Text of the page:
Written by Tom Joens
The Japandroids, the two-man band from Vancouver, Canada consisting of Brian King on guitar and vocals and David Prowse on drums and vocals, wowed an appreciative crowd on Sunday night at the Pitchfork Music Festival. I hope you were there to see their amazing performance. If you closed your eyes, you thought you were hearing a six-piece band. The intensity and pure noise of the Japandroids are overwhelming.
It is clear that The Japandroids like to play Chicago, with Sunday's concert being the third time they have played Chicago in a year. This was also their third appearance at Pitchfork Music Festival. Although they promised to be back soon, they also stated that this was "their very last festival for a very long time," which was ominous for those fans who remember their almost three-year break from music from about 2013 until 2016. They explained to the crowd on Sunday that as soon as this tour was over, they would be concentrating their energies on putting together their fourth release of new material.
The Japandroids set consisted of songs from all three of their albums of new material, 2009's Post-Nothing, 2012's Celebration Rock, and last year's Near to the Wild Heart of Rock. They also played two non-album tracks, International and Alice. Opening their concert with the title track from their latest album, the Japandroids began their concert on a high note and maintained it throughout their ten song set. Other highlights included North East South West and their last song, The House that Heaven Built, although frankly, every song was a highlight.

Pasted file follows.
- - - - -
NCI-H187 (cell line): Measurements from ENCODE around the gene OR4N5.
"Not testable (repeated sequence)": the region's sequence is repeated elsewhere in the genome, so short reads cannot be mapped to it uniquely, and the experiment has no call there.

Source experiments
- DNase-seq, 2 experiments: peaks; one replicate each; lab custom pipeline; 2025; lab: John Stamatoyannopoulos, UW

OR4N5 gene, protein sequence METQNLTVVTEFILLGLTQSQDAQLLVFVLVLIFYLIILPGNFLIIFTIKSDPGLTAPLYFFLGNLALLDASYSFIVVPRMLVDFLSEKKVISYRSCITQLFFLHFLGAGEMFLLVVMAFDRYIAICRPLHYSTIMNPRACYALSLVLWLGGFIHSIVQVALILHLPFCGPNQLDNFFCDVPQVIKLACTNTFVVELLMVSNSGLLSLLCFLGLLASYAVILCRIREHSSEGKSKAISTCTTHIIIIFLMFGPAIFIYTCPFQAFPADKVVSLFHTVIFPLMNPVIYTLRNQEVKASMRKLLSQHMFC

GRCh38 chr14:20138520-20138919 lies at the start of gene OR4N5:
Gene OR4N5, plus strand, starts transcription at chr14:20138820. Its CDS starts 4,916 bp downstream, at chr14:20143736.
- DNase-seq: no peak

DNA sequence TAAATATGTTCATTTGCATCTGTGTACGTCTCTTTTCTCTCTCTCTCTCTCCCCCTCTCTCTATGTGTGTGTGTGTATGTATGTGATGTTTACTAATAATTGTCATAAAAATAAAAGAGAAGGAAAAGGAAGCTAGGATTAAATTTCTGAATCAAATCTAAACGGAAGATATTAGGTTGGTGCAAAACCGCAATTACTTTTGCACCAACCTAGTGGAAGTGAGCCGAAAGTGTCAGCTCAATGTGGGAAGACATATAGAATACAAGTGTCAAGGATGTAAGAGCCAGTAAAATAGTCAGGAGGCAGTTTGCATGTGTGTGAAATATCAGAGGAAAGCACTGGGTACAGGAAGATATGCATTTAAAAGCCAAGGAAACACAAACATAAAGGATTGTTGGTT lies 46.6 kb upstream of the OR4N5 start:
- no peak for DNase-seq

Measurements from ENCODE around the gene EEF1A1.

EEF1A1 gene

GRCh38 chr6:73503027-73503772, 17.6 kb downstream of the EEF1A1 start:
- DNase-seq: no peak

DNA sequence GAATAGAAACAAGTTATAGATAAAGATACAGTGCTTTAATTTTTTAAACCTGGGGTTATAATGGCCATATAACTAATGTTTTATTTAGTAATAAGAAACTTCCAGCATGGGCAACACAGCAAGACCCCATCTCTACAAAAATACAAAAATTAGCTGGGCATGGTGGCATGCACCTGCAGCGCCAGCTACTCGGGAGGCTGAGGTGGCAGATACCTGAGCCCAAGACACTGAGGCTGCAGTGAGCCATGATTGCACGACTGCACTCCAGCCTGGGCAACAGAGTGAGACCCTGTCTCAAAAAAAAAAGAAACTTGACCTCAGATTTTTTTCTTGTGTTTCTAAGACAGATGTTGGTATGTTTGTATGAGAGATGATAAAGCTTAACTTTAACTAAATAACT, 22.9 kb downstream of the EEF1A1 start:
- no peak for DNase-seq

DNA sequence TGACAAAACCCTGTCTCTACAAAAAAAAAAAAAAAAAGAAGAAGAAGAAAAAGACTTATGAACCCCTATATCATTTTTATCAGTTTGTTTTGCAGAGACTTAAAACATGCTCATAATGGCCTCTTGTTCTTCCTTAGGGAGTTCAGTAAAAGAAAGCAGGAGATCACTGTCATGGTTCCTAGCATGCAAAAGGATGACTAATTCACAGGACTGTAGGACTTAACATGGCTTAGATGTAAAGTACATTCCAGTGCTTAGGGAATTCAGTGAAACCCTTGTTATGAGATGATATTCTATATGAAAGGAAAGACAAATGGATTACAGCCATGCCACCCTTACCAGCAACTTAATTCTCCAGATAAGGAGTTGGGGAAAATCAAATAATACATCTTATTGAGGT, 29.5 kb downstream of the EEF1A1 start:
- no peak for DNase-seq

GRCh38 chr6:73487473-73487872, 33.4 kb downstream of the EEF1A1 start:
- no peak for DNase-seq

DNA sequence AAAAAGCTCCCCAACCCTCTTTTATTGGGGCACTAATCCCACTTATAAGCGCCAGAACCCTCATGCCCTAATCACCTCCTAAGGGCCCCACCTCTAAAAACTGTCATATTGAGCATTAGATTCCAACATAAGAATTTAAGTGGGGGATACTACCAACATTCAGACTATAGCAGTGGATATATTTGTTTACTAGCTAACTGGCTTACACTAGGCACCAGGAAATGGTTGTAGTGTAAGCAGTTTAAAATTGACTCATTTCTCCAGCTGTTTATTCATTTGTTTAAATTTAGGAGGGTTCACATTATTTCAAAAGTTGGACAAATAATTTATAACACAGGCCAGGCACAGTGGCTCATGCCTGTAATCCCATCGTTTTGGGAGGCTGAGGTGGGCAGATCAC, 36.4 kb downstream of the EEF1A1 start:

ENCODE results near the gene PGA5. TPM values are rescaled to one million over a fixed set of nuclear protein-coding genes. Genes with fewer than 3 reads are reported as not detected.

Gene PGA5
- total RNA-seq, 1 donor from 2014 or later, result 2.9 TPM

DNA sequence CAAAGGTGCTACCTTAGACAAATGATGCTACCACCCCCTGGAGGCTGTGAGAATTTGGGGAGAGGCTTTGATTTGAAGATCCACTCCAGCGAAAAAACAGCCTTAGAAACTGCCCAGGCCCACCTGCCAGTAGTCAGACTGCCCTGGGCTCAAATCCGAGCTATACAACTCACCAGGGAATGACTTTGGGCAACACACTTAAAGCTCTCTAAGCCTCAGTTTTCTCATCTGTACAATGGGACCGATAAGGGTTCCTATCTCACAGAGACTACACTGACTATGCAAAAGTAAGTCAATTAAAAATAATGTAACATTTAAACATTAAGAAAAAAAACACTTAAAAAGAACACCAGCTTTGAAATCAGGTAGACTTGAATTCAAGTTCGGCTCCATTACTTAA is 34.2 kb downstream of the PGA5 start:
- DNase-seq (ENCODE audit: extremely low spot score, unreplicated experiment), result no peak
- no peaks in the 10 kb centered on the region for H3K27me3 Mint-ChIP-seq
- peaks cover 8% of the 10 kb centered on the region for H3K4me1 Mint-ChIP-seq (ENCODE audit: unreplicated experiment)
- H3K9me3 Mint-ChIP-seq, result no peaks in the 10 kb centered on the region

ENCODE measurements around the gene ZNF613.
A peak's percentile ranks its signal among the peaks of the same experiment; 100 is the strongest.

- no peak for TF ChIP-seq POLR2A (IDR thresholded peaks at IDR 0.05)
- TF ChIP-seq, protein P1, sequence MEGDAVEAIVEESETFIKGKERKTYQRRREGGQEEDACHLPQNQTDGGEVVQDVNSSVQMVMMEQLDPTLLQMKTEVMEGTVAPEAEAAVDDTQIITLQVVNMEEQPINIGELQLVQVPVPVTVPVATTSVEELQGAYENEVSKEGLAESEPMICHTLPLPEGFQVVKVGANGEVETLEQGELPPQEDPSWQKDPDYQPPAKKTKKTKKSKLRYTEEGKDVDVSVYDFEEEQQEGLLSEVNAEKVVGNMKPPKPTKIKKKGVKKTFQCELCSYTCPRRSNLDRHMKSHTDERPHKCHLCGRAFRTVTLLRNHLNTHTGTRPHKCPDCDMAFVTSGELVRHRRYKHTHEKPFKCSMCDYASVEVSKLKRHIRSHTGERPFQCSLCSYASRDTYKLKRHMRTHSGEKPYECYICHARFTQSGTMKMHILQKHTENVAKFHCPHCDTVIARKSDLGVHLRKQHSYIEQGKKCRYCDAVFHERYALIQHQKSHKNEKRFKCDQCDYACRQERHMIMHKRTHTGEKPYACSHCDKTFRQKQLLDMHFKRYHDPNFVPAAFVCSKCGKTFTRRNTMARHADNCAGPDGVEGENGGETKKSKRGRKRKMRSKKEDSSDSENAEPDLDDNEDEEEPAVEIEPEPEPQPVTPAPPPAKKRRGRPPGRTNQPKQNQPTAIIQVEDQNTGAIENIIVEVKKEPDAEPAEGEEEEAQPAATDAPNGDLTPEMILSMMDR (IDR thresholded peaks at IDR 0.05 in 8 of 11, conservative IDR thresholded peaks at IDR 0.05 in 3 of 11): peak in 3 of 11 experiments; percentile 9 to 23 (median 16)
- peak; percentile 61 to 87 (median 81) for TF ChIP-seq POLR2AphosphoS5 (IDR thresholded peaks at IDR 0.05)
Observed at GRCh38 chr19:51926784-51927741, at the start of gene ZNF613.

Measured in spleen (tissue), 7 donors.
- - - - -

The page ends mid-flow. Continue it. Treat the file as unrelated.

The crowd-surfing began about halfway through the show and continued until it was over. The band clearly gave it their all. As they sang in their opening song, Near to the Wild Heart of Rock (which might be considered the story of the band), "All I remember was it sounded, baby, like all hell breaking loose." Indeed! To this reviewer, the Japandroids' set was not only one of the highlights of this year's Pitchfork but is destined to be one of the greatest live performances to be seen this year.